3. Time- Often doulas think that scheduled caesarean births will take less time. In both of our experiences, often we serve these families longer in person than in vaginal births. Clients are expected to check in several hours before their birth, and are often bumped for more emergent mothers. I arrive upon check-in to help my clients remember any last minute questions, to prepare their room for their return postpartum, and to spend time with them to assuage their concerns or fears. The birth itself takes around two hours, recovery is two hours, and postpartum time after that is another two hours. In that case, in the smoothest of circumstances, I am already in attendance for around 8 hours. That’s assuming that we don’t get bumped and all is smooth. Recently, I supported a family for 20 hours during a planned caesarean birth.

4. Perception- Clients who are given the unexpected news that they will be meeting their baby via a caesarean birth often have feelings of regret or sadness. (Some do not.) In this case, many also feel that they are losing the birth experience they wanted. By returning money to clients, we may be inadvertently saying “hey, I totally get it, and since it’s not the birth you wanted… so here’s some money back.” First, this backs up their feelings of a caesarean birth being less desirable. Second, this is also starting a slippery slope of doulas being outcome oriented. I do not guarantee an outcome, thus I do not return money based on an outcome.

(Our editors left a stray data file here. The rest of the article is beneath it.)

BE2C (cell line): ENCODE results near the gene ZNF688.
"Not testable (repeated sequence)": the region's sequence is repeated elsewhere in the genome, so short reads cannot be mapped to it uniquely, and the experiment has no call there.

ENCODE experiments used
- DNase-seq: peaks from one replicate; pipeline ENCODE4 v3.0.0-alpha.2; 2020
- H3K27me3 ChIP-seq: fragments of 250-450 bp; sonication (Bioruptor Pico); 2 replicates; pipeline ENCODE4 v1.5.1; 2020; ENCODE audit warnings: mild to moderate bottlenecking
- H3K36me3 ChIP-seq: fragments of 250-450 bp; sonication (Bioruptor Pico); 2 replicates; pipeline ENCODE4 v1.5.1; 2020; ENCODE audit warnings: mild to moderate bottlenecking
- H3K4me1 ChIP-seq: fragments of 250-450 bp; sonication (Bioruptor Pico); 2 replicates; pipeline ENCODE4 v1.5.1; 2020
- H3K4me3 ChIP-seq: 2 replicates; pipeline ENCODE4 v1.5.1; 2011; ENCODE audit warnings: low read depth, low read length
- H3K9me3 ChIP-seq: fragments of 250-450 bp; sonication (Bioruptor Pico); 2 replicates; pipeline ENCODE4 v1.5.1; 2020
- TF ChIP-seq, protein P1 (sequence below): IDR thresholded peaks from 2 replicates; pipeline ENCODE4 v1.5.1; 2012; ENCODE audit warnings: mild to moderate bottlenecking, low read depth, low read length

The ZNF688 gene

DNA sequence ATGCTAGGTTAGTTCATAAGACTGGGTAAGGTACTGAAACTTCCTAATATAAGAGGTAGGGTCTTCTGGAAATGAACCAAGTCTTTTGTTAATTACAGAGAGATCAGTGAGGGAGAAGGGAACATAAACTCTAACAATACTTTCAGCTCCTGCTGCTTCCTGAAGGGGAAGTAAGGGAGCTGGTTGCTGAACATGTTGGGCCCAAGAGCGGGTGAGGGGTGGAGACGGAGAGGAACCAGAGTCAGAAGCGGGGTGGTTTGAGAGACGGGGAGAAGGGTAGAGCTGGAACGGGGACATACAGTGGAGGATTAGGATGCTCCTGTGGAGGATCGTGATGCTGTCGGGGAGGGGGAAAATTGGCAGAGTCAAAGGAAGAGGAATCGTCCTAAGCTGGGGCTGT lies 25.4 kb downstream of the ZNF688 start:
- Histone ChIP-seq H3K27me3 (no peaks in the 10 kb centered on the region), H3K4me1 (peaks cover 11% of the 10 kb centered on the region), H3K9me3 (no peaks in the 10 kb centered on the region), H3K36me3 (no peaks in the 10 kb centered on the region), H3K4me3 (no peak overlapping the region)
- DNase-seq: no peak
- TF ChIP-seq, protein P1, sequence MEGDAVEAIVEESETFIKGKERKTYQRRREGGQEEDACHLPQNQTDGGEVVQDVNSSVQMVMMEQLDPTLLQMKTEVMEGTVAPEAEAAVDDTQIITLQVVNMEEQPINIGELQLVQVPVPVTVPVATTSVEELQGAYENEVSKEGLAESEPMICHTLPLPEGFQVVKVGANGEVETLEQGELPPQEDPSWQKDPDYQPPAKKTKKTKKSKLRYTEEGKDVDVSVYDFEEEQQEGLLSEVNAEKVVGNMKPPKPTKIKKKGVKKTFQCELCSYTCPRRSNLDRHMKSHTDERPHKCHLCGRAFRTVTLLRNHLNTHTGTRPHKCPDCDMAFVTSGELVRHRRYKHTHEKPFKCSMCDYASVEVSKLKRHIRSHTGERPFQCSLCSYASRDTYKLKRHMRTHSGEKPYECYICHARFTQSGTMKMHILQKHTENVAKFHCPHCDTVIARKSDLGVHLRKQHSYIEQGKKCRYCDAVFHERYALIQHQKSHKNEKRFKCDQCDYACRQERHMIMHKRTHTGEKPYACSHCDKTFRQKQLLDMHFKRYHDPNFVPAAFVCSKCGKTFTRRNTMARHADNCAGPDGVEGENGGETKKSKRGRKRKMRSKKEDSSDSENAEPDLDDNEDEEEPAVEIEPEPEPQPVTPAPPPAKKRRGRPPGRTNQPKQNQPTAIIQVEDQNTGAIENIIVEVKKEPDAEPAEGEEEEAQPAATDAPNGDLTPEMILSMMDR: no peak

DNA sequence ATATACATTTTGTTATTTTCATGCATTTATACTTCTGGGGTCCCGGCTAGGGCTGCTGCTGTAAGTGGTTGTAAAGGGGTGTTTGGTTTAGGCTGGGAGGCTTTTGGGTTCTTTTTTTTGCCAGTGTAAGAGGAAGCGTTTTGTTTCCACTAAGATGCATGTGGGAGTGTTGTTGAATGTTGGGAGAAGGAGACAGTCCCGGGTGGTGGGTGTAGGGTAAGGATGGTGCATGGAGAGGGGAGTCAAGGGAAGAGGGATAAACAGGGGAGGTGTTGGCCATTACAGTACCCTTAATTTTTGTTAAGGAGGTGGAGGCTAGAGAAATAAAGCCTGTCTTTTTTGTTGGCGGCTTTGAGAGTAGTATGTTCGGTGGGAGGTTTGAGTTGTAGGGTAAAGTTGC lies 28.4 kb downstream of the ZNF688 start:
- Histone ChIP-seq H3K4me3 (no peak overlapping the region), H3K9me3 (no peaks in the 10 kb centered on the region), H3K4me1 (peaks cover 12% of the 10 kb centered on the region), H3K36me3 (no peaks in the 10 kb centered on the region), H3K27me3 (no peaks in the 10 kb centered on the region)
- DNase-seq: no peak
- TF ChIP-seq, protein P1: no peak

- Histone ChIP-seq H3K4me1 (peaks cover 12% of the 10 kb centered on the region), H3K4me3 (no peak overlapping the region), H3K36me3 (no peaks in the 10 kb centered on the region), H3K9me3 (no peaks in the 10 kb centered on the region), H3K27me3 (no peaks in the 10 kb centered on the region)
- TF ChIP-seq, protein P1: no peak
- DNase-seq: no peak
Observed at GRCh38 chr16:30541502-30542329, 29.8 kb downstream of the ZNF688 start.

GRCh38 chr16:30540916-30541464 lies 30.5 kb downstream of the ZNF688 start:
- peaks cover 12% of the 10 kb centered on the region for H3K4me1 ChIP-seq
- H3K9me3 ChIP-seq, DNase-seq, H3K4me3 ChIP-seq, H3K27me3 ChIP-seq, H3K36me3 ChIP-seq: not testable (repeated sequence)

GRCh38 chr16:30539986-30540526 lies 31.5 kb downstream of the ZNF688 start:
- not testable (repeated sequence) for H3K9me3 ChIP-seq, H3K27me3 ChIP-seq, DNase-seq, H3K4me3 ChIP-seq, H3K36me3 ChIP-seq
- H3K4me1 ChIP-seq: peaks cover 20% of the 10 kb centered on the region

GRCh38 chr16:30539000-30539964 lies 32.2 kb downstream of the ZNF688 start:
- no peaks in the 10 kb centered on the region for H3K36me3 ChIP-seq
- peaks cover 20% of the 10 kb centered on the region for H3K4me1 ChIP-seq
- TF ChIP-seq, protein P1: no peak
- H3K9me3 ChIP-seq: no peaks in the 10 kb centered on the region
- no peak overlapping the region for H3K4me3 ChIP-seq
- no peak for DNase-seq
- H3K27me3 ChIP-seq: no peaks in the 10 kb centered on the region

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Meaghan:

Julia said I was her “doula twin” which is ironic since we bonded over a mutual passion for serving multiples families! I often find that, reading something aggravating, I will open up a chat window to express my frustration, only to see she has already sent a message about the very post that is pushing my buttons!

Julia has talked in the past, and in this post, about the language of birth. It is something we are both extremely passionate about. As she said, “it’s a birth, not a grapefruit”. You will never find either of us calling a caesarean a “section” or even a “C-section”. It is a birth, end of story.